The decreased in iodine value was low in added of PPPE added samples than control samples, and it is -4.2 % and -15.9 % in groundnut oil and cottonseed oil respectively, at 24 hours of the heating. The PPPEs at both the concentrations 250 and 500 ppm, control the iodine value significantly and these results are also in accordance with the Weng and Wang (2006) who have been reported the effectiveness of antioxidants 1,1-Di-(2',5'-Dihydroxy-4'-Tert-Butylphenyl) ethane: a novel antioxidant on iodine value during frying experiment conducted at 180ËšC upto 81 hrs. They also reported that the change of iodine value can also be at indicator of the effectiveness of the antioxidant used and, PPPE showed significant protection against decrease in iodine value of both the oils at 2 different levels confirmed the antioxidant property.
P-anisidine value (AV)
The mean values of P-anisinde value of groundnut and cottonseed oil heated at 180ËšC for varying period of time with and without PPPE are summarized in table no. 3.
The P-anisidine value was 6.33 to 8.55 for groundnut oil and 22.48 to 31.80 for cottonseed oil at 0 hrs (initial value). The P-anisidine value was increased significantly in both the type of oils upon 4 hrs of heating in control oils as well as oils treated with 250 and 500 ppm PPPE. The % change at this time of heating was lower in groundnut oil compared to cottonseed oil. Further, the AV showed significant increasing trend till the 24 hrs of heating in both the type of oils. The present study shown the relative increase in the P-anisidine value of control oils as well as PPPEs treated oils. The similar results were also reported by Parvatham et al., (1994). They reported increasing in P-anisidine value after 6 hours heating of palm oil. Lee et al., (2004) reported increased AV value in fried products during frying in soyabeans oil.
Choe et al., (2005) have been showed as the lipid oxidation goes on, unstable primary oxidation products of lipids are often decomposed and produce many volatile compounds such as aldehydes and the newly formed aldehydes in heating oils could cause relatively increase AV value.
At the every time period of heating methanolic extraction of pomegranate peel showed protecting effect on AV value by preventing the formation of newly aldehydes compounds. This may be related to the observation of Warner (2002) who suggested less production of aldehydes from oxidized lipids which can contribute to the flavour stability of the fried product during storage, because most aldehydes formed by decomposition of oxidized lipids cause off flavour.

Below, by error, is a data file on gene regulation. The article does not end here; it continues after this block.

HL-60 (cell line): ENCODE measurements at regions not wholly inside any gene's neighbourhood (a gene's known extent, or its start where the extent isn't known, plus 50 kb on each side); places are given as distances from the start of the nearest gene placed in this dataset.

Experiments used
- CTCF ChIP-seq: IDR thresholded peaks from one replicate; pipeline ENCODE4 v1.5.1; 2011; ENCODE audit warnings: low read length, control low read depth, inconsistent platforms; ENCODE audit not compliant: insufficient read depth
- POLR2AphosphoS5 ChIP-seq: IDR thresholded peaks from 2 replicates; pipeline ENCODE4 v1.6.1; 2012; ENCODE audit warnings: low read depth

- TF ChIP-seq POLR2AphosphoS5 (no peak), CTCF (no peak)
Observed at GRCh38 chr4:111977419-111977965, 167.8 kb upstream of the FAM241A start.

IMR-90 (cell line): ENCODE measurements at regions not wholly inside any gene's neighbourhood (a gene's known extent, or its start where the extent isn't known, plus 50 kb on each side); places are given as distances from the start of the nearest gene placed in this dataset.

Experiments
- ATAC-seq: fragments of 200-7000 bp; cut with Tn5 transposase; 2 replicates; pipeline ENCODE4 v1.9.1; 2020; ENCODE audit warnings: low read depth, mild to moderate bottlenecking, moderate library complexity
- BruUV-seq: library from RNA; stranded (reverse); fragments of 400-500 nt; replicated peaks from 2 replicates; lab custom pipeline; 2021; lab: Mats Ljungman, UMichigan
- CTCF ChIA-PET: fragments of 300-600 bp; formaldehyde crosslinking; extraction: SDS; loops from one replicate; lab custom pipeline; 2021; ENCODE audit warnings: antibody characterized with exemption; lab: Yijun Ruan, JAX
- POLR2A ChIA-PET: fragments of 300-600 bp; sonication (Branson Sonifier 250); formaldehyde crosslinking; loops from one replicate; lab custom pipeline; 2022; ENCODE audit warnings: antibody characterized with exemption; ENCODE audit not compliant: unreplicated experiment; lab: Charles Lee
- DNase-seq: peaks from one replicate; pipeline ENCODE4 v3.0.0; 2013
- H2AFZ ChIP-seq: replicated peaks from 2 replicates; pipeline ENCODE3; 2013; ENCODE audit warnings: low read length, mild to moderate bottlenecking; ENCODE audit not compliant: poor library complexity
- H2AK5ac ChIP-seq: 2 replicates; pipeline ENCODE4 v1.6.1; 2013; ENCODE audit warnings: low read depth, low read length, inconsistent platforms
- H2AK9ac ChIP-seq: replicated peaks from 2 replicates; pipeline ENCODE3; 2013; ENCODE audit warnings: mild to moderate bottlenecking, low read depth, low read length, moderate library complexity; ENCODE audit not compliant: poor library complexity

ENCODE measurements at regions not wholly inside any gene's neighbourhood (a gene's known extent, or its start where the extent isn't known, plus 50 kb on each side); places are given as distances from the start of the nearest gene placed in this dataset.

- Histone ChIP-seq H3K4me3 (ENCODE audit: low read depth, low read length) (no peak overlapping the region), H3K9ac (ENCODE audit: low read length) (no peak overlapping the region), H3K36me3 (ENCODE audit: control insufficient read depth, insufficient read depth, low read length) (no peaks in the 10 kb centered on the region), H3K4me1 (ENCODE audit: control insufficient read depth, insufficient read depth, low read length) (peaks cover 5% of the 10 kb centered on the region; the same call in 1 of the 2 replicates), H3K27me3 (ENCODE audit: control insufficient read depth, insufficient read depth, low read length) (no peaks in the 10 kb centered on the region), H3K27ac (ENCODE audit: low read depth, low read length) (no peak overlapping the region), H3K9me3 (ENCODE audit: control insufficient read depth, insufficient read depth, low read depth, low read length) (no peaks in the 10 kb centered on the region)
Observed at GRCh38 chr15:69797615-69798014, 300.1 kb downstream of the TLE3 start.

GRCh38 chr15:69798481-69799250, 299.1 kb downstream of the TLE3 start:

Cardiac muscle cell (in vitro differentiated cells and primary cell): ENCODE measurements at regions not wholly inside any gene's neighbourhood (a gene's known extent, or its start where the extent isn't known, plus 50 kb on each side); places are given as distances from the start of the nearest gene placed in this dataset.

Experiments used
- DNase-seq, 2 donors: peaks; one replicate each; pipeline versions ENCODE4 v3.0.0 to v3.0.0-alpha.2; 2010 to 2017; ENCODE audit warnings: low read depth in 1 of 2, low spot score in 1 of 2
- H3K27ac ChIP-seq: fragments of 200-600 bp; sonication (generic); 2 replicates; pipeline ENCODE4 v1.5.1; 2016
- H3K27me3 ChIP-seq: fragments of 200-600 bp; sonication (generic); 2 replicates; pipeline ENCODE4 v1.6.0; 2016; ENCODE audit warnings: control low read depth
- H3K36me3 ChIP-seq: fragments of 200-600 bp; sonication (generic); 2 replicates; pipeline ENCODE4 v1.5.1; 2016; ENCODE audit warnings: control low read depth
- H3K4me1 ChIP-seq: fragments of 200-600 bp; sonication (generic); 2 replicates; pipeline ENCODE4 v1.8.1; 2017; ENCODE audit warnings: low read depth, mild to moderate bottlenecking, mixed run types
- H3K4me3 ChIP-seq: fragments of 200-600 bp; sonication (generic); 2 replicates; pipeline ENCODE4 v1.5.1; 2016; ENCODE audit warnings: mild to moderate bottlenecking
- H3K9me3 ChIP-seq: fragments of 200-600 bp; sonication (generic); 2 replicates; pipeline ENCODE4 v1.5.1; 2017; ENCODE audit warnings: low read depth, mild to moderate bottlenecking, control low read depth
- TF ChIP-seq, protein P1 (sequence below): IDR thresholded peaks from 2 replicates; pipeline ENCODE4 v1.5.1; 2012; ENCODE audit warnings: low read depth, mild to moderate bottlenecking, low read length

PPPE showed significant protection against increasing AV value of both the oils at two different levels, confirmed their antioxidant property by increasing the rate to extend the induction period of lipid oxidation and decreasing decomposition of the oxidized lipids. The similar results are also reported by Saddiq et al., (2005) who reported the antioxidant activity of 80% methanolic extract of rice bran was the most effective by lowest rise in p-anisidine values of sunflower oil during accelerated storage.
Thiobarbituric acid (TBA)
TBA value measures the formation of secondary oxidation products, mainly malonaldehye, which may contribute to an off-flavour in oxidizing oil Rossel (1994). The mean values of TBA value of groundnut oil and cottonseed oil heated at 180ËšC for varying period of time with and without PPPE are summarized in table no.4.
The TBA value was 3.05 to 3.83 for groundnut oil and 5.75 to 7.00 for cottonseed oil at 0 hrs. TBA value increased significantly in groundnut oil upon 4 hrs of heating in control oil as well as experimental oils added with 250 and 500 ppm PPPE i.e. (5.28, 4.28 and 3.48 respectively). The % change at this time of heating was lower in groundnut oil compared to cottonseed oil and also in experimental oils treated with 250 and 500 ppm PPPE. TBA value showed significantly increasing trend till the 24 hrs of heating of control as well as experimental groundnut oil. The similar results were also reported by Pravatham et al., (1994) who reported increased TBA value after 6 ours hating of palm oil.
The TBA value was increased significantly in cottonseed oils till 16 hrs of heating in control oil as well as oil added with 250 and 500 ppm PPPE and it was 18.05, 15.50 and 14.27 respectively. These may be related to the observation of Kishida et al (1993) who compared the results of oxygen consumption with the content of TBA reactive substances (TBARS) and with the content of melonaldehyde (MDA) specifically determined in oleic, linoleic and linolenic acids. They found that TBARS are a good indicator of lipid oxidation only in the early phase of the reaction when the O2 consumed by the oleic acid was about 700 mmol/L, the level of TBARS reached at maximum. After reaching maximum level the TBA value was decreased in cottonseed oil significantly at 20 hrs and 24 hrs of the heating period but the decreasing level high in control oil compared to PPPE added oil.